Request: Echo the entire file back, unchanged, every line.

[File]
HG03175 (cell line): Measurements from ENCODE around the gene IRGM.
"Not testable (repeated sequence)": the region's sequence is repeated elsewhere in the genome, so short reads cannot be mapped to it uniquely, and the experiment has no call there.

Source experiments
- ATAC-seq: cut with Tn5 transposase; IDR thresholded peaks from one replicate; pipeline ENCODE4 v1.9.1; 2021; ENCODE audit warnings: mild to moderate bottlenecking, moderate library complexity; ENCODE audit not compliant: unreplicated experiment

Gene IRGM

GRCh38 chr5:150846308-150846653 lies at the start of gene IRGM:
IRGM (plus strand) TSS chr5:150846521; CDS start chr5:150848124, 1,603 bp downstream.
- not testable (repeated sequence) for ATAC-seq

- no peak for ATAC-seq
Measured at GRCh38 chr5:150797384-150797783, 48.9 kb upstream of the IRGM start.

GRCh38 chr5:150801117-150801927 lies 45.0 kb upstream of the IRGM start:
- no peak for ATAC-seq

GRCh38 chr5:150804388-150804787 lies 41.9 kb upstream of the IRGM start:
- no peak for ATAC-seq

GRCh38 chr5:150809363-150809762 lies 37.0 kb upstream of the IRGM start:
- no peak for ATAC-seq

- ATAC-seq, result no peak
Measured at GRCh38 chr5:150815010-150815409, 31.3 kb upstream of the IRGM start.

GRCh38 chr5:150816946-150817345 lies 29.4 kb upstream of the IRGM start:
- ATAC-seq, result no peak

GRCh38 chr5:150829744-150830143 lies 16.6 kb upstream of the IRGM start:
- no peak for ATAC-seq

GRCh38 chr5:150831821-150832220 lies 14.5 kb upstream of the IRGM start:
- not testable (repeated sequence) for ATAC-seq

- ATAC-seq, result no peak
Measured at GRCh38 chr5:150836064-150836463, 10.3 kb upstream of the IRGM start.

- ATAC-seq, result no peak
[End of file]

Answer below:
HG03175 (cell line): Measurements from ENCODE around the gene IRGM.
"Not testable (repeated sequence)": the region's sequence is repeated elsewhere in the genome, so short reads cannot be mapped to it uniquely, and the experiment has no call there.

Source experiments
- ATAC-seq: cut with Tn5 transposase; IDR thresholded peaks from one replicate; pipeline ENCODE4 v1.9.1; 2021; ENCODE audit warnings: mild to moderate bottlenecking, moderate library complexity; ENCODE audit not compliant: unreplicated experiment

Gene IRGM

GRCh38 chr5:150846308-150846653 lies at the start of gene IRGM:
IRGM (plus strand) TSS chr5:150846521; CDS start chr5:150848124, 1,603 bp downstream.
- not testable (repeated sequence) for ATAC-seq

- no peak for ATAC-seq
Measured at GRCh38 chr5:150797384-150797783, 48.9 kb upstream of the IRGM start.

GRCh38 chr5:150801117-150801927 lies 45.0 kb upstream of the IRGM start:
- no peak for ATAC-seq

GRCh38 chr5:150804388-150804787 lies 41.9 kb upstream of the IRGM start:
- no peak for ATAC-seq

GRCh38 chr5:150809363-150809762 lies 37.0 kb upstream of the IRGM start:
- no peak for ATAC-seq

- ATAC-seq, result no peak
Measured at GRCh38 chr5:150815010-150815409, 31.3 kb upstream of the IRGM start.

GRCh38 chr5:150816946-150817345 lies 29.4 kb upstream of the IRGM start:
- ATAC-seq, result no peak

GRCh38 chr5:150829744-150830143 lies 16.6 kb upstream of the IRGM start:
- no peak for ATAC-seq

GRCh38 chr5:150831821-150832220 lies 14.5 kb upstream of the IRGM start:
- not testable (repeated sequence) for ATAC-seq

- ATAC-seq, result no peak
Measured at GRCh38 chr5:150836064-150836463, 10.3 kb upstream of the IRGM start.

- ATAC-seq, result no peak